Title: Layers of the Moon
Author: Susan Borland
Topic: Moon, Geology, Space Science
Objective: By the end of this lesson, students will be able to: construct a scale model of the lunar layers. identify the lunar layers.
Summary of Lesson: Students will learn the current theory of the geology of the moon’s layers. Using this information, students will construct a scale model of the moon’s layers and cut a cross section to identify the layers.
Time Allotment: 30‐40 minutes
Knowledge of the Moon’s interior is limited; however, scientists have developed a model based on available data. The current model suggests that the Moon has a partially molten iron‐rich core. Seismic equipment left by Apollo astronauts indicates that inner parts may be partially molten. It is estimated that this core is 200 km in diameter. Over the core is a 500 km thick inner mantle (asthenosphere) that has properties similar to the Earth’s asthenosphere. This asthenosphere is semi‐solid and non‐rigid. Over this layer is the outer mantle that is similar to the Earth’s lithosphere.
Unlike the Earth’s rocky lithosphere, the Moon’s is very thick, composed of solid rock and about 1000 km thick. Over this is the crust. The crust of the Moon is richer in titanium and aluminum than Earth crustal rocks. The crust varies in its
depth and is 60 km on the side of the Moon facing the Earth and 150 km on the back side of the Moon. The reason for this is probably related to the Earth’s gravitational pull. Dense lunar material was attracted by the Earth’s gravitational pull and pulled it closer to the side of the Moon facing the Earth. This made the mantle (lithospheric and asthenospheric mantle) a little off center while the crust moved slightly away leaving the crust thicker on the side of the Moon facing away from the Earth.
A layer of shattered rock due to meteor impacts called regolith covers the surface of the Moon. This depth varies and can be up to 100 meters thick.
Procedures: 1. Discuss the layers of the Moon and their relationship to the layers of the Earth. 2. Have students complete the student worksheet. 3. Divide the students into groups of four and give each group a 4 pack of Play Doh. 4. When students make the initial ball of clay it is only .2” to represent the core. 5. For the remaining layers have the students press the clay into their hands to the proper depth and then wrap the clay around the previous layer. 6. Students will use the plastic knife to cut a triangle into the clay to remove a 1/8 section of the Moon to see the layers. 7. Reinforce the Moon’s interior geology (theory) by comparing the worksheet to the Play Doh model.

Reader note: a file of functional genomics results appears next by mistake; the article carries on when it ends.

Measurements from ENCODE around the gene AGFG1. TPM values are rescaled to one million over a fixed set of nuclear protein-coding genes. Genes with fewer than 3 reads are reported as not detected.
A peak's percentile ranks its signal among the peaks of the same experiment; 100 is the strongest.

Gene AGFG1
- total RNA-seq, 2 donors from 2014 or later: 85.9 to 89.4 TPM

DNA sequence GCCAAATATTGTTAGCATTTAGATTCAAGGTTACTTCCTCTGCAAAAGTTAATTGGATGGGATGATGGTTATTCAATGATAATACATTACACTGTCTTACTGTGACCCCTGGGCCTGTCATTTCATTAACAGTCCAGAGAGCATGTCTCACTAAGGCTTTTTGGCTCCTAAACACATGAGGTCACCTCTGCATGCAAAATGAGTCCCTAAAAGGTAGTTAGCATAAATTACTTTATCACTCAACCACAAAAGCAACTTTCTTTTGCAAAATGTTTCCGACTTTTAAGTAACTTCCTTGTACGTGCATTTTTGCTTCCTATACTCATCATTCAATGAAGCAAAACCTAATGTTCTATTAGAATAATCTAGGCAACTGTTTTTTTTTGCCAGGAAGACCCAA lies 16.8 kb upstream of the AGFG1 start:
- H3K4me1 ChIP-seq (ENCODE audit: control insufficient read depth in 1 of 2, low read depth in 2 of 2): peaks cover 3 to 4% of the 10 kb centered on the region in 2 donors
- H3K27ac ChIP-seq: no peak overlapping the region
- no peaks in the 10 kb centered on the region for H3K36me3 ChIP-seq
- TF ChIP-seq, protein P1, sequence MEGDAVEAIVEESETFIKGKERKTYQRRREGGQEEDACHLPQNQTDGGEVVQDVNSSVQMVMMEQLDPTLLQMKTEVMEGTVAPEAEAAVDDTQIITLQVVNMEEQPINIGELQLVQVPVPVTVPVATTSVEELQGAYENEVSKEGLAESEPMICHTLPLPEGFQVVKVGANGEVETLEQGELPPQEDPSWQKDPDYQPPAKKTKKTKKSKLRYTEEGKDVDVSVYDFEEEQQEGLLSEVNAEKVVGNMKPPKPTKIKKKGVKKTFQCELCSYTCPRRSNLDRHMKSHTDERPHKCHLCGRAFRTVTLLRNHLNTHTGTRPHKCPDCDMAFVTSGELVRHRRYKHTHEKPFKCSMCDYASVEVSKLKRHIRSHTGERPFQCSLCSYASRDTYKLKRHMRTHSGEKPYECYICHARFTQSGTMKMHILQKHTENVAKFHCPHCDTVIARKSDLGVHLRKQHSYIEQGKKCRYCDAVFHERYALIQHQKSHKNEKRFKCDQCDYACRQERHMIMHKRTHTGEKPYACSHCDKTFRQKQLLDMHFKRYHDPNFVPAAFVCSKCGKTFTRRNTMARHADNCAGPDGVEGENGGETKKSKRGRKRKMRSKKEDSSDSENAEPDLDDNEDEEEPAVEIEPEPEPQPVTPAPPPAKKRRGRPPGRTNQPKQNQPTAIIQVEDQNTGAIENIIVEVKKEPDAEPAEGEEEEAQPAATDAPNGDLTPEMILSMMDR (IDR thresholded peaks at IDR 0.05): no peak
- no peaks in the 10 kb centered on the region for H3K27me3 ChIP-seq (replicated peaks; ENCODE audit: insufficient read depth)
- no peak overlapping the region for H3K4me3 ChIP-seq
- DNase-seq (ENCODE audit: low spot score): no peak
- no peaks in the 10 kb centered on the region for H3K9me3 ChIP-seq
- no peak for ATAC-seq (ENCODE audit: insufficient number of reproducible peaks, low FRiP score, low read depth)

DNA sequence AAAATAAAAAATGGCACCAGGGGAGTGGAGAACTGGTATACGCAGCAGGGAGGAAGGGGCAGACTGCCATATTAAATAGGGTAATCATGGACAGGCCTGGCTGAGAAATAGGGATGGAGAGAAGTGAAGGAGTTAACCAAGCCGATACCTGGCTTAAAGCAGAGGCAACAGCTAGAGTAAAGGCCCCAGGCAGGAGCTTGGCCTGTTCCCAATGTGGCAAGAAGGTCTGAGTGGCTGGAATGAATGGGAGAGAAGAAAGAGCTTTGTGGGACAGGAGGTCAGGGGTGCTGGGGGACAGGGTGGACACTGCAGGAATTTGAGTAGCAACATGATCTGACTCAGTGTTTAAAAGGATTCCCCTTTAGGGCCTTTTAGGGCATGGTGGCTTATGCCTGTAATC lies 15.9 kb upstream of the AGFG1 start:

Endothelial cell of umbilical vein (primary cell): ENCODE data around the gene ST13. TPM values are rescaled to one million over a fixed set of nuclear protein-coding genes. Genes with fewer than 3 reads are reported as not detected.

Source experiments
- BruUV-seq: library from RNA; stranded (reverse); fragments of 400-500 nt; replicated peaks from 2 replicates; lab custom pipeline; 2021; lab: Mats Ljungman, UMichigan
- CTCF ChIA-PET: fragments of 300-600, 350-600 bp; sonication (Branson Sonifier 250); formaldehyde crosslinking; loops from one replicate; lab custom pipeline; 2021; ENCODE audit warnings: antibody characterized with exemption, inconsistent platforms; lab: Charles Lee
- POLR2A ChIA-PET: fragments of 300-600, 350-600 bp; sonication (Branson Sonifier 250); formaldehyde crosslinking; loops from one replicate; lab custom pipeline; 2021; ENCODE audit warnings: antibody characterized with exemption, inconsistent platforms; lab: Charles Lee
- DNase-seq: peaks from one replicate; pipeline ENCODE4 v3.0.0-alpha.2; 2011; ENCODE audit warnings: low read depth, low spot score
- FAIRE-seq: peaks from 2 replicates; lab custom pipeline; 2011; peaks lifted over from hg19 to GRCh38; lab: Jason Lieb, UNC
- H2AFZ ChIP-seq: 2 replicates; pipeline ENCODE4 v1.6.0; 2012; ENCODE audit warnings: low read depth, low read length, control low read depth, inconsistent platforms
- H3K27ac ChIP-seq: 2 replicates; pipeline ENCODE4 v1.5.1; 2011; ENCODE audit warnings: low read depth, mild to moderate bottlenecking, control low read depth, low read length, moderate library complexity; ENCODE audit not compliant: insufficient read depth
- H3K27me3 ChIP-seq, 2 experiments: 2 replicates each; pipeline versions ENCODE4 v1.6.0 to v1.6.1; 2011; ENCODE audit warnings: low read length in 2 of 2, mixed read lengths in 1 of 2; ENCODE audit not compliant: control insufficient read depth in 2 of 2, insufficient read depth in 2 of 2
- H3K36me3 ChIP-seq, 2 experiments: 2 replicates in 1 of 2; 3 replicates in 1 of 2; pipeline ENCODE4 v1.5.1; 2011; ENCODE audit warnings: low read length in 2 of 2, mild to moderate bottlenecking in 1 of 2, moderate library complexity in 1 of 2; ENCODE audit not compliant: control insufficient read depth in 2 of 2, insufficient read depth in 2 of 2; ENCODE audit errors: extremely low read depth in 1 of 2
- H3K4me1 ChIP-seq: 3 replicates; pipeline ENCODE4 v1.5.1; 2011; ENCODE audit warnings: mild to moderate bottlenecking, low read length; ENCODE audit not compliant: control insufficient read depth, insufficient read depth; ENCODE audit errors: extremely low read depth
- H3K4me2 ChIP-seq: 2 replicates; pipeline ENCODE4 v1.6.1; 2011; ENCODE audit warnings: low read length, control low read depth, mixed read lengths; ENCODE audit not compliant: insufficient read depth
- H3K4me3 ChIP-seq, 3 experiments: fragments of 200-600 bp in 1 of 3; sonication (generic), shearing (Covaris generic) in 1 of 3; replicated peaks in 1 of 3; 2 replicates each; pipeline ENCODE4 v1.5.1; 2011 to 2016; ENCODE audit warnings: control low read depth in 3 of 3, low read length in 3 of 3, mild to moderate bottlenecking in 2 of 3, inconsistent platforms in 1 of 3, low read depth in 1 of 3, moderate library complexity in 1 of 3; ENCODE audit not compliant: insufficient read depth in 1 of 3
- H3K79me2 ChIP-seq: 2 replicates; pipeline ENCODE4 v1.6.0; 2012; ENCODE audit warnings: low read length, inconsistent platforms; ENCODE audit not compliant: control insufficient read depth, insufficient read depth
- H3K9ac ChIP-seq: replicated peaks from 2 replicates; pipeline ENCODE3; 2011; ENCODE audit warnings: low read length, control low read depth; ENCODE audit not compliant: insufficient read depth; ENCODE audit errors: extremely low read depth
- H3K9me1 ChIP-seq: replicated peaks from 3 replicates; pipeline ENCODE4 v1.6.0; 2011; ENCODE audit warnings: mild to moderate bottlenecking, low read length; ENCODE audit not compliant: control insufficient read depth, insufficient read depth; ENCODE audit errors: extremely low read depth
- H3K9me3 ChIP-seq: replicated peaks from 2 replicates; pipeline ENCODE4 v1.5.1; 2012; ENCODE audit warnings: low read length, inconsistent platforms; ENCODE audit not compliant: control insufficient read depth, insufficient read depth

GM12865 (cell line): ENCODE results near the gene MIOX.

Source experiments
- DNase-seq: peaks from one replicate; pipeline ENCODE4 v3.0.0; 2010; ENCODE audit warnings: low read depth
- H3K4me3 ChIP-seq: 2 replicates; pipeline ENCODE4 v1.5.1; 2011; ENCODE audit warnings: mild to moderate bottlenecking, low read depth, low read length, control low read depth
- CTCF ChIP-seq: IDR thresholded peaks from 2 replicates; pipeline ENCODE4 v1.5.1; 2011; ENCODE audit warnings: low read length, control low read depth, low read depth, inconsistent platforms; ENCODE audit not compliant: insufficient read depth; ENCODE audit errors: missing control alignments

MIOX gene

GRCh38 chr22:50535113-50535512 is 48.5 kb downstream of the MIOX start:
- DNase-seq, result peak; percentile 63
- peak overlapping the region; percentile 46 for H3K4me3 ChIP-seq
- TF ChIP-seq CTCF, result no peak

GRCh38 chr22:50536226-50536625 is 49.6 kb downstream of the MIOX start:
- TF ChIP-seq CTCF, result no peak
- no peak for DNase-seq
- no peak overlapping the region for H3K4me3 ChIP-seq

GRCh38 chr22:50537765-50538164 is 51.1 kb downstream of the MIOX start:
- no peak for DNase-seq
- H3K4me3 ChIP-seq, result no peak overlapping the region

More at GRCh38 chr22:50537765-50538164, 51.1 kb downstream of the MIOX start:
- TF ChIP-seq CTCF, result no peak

Transfer/Extension: With the remaining Play Doh make a model of the Moon’s interior. Contact your local NASA Educator Resource Center http://www.nasa.gov/audience/foreducators/informal/contacts/ERCN_Sta te_Listing.html to have real moon rock samples loaned to your school.
Instructional Materials: Crayons (Red, Green, Yellow, Blue) Eight 4 packs of Play Doh in Red, Green, Yellow, and Blue Plastic knives Ruler Silver glitter Student worksheet
Layers of the Moon http://www.knet.co.za/moon/peeling_back_the_layers.htm
Top Ten Scientific Discoveries Made During Apollo Exploration of the Moon http://www.lpi.usra.edu/expmoon/science/lunar10.html
86 facts about the Moon from Astronomy Cafe http://www.astronomycafe.net/qadir/amoonm.html
NASAexplores moon and Earth rocks activity http://media.nasaexplores.com/lessons/05-005/5-8_2.pdf
National Science or Mathematics Standards: Science
Science as Inquiry CONTENT STANDARD A: As a result of activities in grades 5‐8, all students should develop • Abilities necessary to do scientific inquiry • Use appropriate tools and techniques to gather, analyze and interpret data. • Develop descriptions, explanations, predictions and models using evidence. • Understandings about scientific inquiry
Earth and Space Science CONTENT STANDARD D: As a result of activities in grades 5‐8, all students should develop an understanding of • Structure of the earth system • Earth in the solar system
Assessment Plan: Discuss with students that the Moon’s crust differs in depth on the side facing the Earth and the side away from the Earth. Have them come up with possible reasons and confirm them with current scientists theories. Compare and contrast the chemical composition of Moon rocks to Earth rocks. Check out the NASAexplores moon and Earth rocks activity at http://media.nasaexplores.com/lessons/05-005/5-8_2.pdf